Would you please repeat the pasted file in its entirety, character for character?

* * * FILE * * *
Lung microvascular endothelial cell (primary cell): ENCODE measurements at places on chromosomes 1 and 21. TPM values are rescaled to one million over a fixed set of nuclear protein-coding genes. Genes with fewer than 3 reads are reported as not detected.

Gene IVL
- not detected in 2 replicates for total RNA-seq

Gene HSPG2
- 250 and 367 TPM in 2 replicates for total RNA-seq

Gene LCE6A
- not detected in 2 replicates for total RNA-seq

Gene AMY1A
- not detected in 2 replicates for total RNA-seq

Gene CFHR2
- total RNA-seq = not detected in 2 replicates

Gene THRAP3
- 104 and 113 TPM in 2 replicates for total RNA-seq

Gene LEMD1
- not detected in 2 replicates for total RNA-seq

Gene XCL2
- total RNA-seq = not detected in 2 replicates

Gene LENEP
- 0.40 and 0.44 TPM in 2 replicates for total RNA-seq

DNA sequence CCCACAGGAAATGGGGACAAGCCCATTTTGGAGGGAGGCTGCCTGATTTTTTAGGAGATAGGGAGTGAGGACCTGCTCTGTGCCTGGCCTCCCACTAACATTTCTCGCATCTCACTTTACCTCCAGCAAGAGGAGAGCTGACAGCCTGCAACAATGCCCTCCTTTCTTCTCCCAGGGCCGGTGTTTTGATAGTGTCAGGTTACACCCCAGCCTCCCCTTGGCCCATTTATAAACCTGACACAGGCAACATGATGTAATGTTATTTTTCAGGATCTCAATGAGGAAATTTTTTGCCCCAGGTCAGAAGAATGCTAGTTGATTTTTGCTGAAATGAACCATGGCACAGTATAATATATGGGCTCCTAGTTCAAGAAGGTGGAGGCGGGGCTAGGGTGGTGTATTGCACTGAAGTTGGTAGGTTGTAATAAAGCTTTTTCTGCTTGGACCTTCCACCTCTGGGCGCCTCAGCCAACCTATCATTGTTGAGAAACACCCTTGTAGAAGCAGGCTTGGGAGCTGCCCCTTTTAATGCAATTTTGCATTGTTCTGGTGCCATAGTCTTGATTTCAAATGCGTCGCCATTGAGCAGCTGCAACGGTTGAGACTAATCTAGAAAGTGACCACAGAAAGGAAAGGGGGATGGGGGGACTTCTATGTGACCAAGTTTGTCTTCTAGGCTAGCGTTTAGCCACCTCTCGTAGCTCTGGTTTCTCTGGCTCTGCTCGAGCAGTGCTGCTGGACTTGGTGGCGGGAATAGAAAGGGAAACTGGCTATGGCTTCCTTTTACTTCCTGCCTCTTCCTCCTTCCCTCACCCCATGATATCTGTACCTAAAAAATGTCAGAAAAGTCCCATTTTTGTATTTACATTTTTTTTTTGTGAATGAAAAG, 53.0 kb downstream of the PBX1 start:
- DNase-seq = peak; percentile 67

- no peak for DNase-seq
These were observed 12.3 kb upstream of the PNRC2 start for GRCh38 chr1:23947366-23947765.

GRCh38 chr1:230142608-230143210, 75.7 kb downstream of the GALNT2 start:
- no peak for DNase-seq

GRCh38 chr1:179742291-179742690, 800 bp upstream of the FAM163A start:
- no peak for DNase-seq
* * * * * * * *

Lung microvascular endothelial cell (primary cell): ENCODE measurements at places on chromosomes 1 and 21. TPM values are rescaled to one million over a fixed set of nuclear protein-coding genes. Genes with fewer than 3 reads are reported as not detected.

Gene IVL
- not detected in 2 replicates for total RNA-seq

Gene HSPG2
- 250 and 367 TPM in 2 replicates for total RNA-seq

Gene LCE6A
- not detected in 2 replicates for total RNA-seq

Gene AMY1A
- not detected in 2 replicates for total RNA-seq

Gene CFHR2
- total RNA-seq = not detected in 2 replicates

Gene THRAP3
- 104 and 113 TPM in 2 replicates for total RNA-seq

Gene LEMD1
- not detected in 2 replicates for total RNA-seq

Gene XCL2
- total RNA-seq = not detected in 2 replicates

Gene LENEP
- 0.40 and 0.44 TPM in 2 replicates for total RNA-seq

DNA sequence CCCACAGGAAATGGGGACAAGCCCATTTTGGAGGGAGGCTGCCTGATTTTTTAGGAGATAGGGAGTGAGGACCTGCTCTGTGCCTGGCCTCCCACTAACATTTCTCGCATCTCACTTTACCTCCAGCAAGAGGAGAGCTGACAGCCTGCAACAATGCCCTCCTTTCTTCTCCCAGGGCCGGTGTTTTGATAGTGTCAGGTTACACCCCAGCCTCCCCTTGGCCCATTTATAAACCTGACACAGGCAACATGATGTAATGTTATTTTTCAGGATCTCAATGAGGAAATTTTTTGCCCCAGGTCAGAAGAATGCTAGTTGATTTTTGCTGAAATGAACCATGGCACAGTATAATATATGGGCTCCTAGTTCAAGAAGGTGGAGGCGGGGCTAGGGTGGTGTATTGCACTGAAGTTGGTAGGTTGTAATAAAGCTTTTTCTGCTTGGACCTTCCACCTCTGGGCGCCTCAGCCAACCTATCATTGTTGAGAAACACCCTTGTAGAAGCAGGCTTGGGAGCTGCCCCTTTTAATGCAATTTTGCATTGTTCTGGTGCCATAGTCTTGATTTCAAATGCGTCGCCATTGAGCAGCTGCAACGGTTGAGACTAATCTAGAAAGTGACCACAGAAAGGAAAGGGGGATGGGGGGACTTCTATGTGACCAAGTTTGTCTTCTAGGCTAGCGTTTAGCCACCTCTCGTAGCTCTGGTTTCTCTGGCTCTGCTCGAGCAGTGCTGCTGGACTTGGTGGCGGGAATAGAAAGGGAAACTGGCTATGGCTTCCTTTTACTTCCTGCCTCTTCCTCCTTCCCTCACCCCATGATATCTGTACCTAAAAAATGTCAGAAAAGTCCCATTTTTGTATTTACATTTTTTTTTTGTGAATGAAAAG, 53.0 kb downstream of the PBX1 start:
- DNase-seq = peak; percentile 67

- no peak for DNase-seq
These were observed 12.3 kb upstream of the PNRC2 start for GRCh38 chr1:23947366-23947765.

GRCh38 chr1:230142608-230143210, 75.7 kb downstream of the GALNT2 start:
- no peak for DNase-seq

GRCh38 chr1:179742291-179742690, 800 bp upstream of the FAM163A start:
- no peak for DNase-seq